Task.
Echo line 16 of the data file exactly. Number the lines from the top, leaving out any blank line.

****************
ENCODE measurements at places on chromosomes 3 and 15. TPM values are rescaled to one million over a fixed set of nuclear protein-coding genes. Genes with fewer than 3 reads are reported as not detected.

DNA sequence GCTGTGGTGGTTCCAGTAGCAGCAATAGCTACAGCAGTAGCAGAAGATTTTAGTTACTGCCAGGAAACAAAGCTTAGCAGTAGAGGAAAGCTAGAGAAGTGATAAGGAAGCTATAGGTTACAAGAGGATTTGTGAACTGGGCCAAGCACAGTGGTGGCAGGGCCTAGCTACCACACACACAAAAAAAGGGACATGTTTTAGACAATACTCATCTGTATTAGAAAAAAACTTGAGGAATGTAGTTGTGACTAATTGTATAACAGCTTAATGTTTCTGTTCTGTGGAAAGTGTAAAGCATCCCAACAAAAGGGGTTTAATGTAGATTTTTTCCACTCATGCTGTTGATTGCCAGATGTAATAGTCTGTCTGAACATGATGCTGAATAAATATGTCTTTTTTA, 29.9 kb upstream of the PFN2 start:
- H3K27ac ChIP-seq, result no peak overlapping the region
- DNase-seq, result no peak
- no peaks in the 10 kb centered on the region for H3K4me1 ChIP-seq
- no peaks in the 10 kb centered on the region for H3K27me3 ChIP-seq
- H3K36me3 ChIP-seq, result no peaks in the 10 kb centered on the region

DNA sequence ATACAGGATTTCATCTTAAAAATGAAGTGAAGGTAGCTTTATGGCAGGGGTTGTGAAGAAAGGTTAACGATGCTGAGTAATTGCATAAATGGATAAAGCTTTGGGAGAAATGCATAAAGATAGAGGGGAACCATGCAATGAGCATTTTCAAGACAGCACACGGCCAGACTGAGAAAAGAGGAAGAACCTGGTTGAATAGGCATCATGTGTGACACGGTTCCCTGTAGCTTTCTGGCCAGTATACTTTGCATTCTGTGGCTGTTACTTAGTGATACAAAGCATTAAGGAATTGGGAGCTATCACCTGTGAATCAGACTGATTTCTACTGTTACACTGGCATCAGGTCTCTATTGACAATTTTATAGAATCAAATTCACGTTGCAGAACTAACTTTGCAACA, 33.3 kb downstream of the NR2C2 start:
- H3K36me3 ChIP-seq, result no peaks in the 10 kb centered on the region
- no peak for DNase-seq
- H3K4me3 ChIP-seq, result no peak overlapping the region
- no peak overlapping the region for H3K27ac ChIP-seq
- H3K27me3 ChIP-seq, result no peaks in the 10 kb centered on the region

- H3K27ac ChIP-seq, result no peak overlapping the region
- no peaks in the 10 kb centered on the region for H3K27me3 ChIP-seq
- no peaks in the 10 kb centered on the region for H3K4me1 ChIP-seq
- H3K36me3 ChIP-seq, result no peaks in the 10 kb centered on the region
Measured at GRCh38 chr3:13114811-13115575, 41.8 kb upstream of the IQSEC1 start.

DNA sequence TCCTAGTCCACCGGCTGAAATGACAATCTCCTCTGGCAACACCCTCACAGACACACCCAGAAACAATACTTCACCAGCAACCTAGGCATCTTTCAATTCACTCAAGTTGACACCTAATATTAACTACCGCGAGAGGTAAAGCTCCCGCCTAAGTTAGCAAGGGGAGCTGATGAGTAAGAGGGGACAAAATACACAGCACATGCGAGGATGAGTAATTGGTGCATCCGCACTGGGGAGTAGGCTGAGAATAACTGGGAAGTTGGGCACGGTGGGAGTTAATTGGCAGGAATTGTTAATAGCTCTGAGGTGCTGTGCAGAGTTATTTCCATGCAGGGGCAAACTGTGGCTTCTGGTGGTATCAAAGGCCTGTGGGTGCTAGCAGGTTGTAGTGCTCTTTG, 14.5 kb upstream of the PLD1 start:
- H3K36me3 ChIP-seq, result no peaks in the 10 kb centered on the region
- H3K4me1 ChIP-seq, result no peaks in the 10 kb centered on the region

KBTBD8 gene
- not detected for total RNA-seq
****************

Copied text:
- no peaks in the 10 kb centered on the region for H3K4me1 ChIP-seq